Academic journal article Journal of Ecumenical Studies

"Love One Another as I Have Loved You": The Place of Friendship in Interfaith Dialogue

Academic journal article Journal of Ecumenical Studies

"Love One Another as I Have Loved You": The Place of Friendship in Interfaith Dialogue

Article excerpt


Fifty years ago, the Catholic hierarchy gathered in an ecumenical council to reflect pastorally on how and where God is inviting the Catholic Church, as the world continues to reflect the religiously pluralistic realities brought about by migration and globalization. Unfortunately, the wind of change that blew over the Catholic Church globally during Vatican II has not always been reflected in the concrete encounters between the Catholic Church and other religions. The current religious tensions and negative polemics that have shaped interreligious relations in Nigeria have become a source of great scandal to all people of faith. An unhealthy desire to eradicate other religions through violence, intimidation, and aggressive apologetics has clouded the religious consciousness of many religious leaders in Nigeria. It is urgent to foster dialogue and to critique unfounded myths that deny religious freedom to those who are different.


The growing tensions among peoples of different religions that seem to have engulfed current civilization makes it an urgent project for all religions to begin to articulate ways of engagement that are not only faithful to their own religious traditions but that also recognize the legitimacy of other religions as gifts from God to the human family. The Nigerian situation is particularly telling, because the religious tensions between moderate Muslims and Christians on one hand and the radical Islamic sect, Boko Haram, on the other urgent calls for dialogical models that restore trust among the members of the different religions. Without denying the fact that these religious tensions may have more complex reasons behind them, the fact remains that authentic engagement can sometimes lead to fruitful results.

This essay results from the study of the dynamics operative among the people of Ihievbe in Edo State in Nigeria. The town of Ihievbe has approximately 9,000 residents, a significant majority of them Muslim.' The town is surrounded by predominantly Muslim communities in the Owan East Local Government Area. However, the history of the introduction of both Islam and Roman Catholicism to the town reflects the conscious effort of the residents to create an environment of respect, appreciation, and affirmation of each other's religions.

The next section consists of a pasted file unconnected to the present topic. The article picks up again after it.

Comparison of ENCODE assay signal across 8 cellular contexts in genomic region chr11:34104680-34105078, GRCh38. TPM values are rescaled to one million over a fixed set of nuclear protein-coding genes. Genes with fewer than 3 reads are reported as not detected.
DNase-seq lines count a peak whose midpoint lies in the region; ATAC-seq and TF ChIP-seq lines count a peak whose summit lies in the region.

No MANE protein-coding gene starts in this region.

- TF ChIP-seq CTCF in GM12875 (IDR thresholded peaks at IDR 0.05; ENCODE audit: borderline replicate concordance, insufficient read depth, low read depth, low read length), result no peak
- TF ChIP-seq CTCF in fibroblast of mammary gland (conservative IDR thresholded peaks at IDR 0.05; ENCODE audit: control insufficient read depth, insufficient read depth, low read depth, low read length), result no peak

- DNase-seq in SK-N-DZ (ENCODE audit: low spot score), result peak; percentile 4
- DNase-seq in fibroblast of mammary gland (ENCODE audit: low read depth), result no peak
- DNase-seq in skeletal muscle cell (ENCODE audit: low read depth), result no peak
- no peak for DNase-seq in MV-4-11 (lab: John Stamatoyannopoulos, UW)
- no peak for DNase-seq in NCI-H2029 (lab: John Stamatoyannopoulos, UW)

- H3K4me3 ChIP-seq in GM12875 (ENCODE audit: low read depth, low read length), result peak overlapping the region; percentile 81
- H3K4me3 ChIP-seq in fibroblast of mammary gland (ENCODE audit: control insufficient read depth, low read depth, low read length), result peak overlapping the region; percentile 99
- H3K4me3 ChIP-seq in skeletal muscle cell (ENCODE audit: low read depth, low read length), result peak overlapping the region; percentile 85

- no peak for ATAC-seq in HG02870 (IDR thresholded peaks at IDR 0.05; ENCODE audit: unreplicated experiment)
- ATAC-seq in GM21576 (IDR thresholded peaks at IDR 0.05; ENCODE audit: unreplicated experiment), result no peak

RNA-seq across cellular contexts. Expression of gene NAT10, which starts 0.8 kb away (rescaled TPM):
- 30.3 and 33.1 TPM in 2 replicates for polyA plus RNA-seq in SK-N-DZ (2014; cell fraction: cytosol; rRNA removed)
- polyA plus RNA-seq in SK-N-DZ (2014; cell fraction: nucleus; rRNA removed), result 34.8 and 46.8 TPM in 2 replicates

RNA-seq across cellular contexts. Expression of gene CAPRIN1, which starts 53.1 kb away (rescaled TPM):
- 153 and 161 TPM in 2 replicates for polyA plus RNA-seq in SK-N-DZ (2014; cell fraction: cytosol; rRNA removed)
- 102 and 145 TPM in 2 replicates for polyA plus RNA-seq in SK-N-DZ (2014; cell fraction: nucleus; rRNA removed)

I. Highlights of Interreligious Living among the Ihievbe People of Nigeria

In May, 2011, the author administered a survey questionnaires to 100 persons each from the three religions (Islam, Roman Catholicism, and Ihievbe Traditional Religion) present in Ihievbe and also interviewed fifteen persons each from the same three religions, with the aim of trying to understand why in this part of the country there has never been any tension related to religious differences, while most other parts of the country that are religiously pluralistic constantly experience tensions and violence. (2) A noticeable majority of those surveyed and interviewed demonstrated a very mature sense of interreligious appreciation and affirmation of the different religions. Though very few respondents among the Muslims and Catholics reflected an exclusivist attitude in their responses, all 100 persons surveyed and the fifteen interviewed among the members of the Ihievbe Traditional Religion had very open minds and appreciation for the other religions in their community. Furthermore, certain cultural and pragmatic elements that foster healthy interreligious living were noted by the participants.

The policies adopted by early Muslim and Roman Catholic evangelizers in this part of the country created a sense of an inferiority complex in matters relating to the cultural and religious affiliations of the people. From the surveys and interviews conducted, one can see a rejection of this colonial narrative and an affirmation of their cultural and religious pasts. This healthy collective self-affirmation by the people has played a role in their attempt to restructure the religious space that accepts the relevance of the different religions without legitimizing negative apologetics that often lead to religious violence. …

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